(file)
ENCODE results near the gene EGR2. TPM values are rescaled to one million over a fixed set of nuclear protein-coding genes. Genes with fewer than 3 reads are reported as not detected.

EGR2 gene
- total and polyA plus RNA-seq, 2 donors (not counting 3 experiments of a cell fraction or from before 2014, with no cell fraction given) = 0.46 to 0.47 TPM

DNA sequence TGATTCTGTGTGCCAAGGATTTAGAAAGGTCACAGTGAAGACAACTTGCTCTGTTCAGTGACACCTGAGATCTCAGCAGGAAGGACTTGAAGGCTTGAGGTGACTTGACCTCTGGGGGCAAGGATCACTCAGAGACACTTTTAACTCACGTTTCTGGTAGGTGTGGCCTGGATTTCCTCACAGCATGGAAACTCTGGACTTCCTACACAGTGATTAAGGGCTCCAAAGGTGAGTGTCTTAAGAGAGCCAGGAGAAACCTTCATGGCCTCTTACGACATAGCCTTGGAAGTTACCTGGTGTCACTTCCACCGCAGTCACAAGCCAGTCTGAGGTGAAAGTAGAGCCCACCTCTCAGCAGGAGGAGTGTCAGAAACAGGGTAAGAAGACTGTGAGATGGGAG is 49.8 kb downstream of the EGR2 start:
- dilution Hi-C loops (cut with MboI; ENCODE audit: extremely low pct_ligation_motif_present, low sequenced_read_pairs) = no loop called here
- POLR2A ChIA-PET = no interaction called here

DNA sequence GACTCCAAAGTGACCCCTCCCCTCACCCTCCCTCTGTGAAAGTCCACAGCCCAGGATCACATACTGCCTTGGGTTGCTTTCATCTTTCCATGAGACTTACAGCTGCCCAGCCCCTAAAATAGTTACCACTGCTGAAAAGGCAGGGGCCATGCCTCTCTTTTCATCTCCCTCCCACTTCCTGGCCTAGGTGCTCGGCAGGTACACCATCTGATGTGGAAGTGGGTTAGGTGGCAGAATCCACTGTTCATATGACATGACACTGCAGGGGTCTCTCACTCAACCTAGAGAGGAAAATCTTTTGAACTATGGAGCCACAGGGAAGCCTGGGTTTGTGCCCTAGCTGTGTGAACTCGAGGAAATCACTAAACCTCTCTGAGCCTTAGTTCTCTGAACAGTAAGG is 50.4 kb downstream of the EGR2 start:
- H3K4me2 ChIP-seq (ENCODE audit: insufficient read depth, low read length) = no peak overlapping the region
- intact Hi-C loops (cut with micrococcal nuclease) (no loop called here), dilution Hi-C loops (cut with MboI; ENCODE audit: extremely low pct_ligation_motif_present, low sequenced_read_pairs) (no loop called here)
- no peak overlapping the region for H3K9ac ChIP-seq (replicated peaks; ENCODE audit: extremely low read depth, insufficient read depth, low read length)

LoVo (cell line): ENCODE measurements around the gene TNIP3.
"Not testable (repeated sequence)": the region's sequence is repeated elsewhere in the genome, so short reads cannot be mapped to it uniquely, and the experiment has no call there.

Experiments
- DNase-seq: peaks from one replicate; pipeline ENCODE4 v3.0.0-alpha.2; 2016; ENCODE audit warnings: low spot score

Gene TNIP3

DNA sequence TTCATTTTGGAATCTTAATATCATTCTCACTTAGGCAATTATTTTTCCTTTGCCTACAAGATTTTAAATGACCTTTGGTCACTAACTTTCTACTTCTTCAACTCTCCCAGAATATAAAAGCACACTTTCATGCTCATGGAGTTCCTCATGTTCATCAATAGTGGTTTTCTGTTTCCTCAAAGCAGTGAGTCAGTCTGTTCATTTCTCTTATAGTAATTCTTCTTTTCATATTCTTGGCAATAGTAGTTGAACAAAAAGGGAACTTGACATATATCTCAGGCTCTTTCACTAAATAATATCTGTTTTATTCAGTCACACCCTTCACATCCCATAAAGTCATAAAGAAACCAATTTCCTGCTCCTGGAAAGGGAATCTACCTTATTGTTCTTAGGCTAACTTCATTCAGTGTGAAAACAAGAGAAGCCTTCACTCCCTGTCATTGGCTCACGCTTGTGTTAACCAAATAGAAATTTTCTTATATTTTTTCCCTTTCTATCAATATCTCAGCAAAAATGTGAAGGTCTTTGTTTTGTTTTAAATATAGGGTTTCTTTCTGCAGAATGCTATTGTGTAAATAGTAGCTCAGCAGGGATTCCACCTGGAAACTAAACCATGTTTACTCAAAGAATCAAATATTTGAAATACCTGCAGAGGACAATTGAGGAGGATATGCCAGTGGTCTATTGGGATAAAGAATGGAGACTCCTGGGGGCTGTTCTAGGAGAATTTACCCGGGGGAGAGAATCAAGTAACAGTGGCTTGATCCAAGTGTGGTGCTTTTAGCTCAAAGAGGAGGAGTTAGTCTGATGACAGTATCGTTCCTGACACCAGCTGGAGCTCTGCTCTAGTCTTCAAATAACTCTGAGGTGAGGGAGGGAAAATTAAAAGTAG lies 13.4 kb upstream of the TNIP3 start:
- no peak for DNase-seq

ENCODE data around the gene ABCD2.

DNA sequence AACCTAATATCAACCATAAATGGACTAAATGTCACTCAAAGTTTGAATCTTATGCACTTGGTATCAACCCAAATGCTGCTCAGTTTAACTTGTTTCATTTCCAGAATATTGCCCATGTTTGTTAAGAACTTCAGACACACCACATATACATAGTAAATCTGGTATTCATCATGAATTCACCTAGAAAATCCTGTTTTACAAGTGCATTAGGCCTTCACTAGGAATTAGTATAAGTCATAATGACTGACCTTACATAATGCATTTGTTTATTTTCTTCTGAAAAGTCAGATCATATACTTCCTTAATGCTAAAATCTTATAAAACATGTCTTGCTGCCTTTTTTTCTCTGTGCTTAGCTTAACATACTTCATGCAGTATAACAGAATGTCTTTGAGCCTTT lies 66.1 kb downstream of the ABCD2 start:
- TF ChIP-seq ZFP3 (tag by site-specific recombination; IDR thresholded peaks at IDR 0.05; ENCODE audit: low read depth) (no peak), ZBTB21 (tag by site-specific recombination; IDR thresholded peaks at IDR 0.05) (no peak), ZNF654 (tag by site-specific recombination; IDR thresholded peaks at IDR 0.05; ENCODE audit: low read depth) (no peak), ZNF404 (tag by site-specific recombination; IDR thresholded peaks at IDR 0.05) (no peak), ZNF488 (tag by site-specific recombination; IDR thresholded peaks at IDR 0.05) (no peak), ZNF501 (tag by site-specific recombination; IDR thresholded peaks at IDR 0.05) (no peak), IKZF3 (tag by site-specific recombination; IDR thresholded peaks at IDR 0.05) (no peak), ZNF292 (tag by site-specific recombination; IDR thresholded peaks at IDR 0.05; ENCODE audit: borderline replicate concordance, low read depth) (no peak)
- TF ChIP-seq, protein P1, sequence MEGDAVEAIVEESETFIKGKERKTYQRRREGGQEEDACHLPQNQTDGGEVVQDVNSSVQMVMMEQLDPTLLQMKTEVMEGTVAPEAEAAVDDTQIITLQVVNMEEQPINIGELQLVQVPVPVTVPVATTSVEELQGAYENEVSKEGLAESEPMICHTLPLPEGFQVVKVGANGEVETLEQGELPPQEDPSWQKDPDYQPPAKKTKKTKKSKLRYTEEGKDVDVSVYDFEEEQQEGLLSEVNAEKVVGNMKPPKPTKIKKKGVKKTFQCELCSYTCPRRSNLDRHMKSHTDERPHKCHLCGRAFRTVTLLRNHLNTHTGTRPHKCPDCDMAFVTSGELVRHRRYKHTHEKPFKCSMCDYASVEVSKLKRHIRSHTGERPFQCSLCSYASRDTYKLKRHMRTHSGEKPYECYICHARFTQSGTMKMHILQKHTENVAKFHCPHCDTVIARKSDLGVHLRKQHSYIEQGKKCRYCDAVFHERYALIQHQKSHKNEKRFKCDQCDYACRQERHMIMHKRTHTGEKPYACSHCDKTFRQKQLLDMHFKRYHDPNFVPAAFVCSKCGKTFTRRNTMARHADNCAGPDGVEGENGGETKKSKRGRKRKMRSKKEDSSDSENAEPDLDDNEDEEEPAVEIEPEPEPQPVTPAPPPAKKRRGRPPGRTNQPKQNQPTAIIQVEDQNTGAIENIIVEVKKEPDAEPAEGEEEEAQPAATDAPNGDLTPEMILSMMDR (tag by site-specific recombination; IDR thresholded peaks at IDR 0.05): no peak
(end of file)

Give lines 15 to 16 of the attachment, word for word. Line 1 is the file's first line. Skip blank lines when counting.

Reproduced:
Gene TNIP3

DNA sequence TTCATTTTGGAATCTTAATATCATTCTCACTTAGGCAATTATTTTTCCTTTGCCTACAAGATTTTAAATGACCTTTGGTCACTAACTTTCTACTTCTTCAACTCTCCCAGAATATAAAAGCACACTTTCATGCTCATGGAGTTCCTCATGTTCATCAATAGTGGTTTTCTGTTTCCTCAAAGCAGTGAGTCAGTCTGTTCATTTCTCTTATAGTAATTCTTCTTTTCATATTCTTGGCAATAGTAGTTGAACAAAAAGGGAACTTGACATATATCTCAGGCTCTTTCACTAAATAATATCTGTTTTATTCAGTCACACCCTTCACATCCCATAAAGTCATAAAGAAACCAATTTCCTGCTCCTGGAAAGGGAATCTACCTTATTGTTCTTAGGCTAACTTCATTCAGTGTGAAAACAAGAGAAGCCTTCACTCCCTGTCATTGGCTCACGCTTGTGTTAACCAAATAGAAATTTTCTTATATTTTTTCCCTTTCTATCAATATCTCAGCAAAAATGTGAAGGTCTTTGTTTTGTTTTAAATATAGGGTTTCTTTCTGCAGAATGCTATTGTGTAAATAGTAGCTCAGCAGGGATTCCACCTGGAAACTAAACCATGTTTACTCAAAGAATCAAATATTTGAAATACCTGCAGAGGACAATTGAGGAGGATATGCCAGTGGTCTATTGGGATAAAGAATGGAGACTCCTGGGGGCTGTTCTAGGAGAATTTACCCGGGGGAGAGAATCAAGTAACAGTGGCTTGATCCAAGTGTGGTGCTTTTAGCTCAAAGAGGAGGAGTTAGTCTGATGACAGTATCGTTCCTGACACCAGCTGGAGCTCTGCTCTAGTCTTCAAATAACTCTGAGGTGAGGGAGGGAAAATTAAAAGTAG lies 13.4 kb upstream of the TNIP3 start: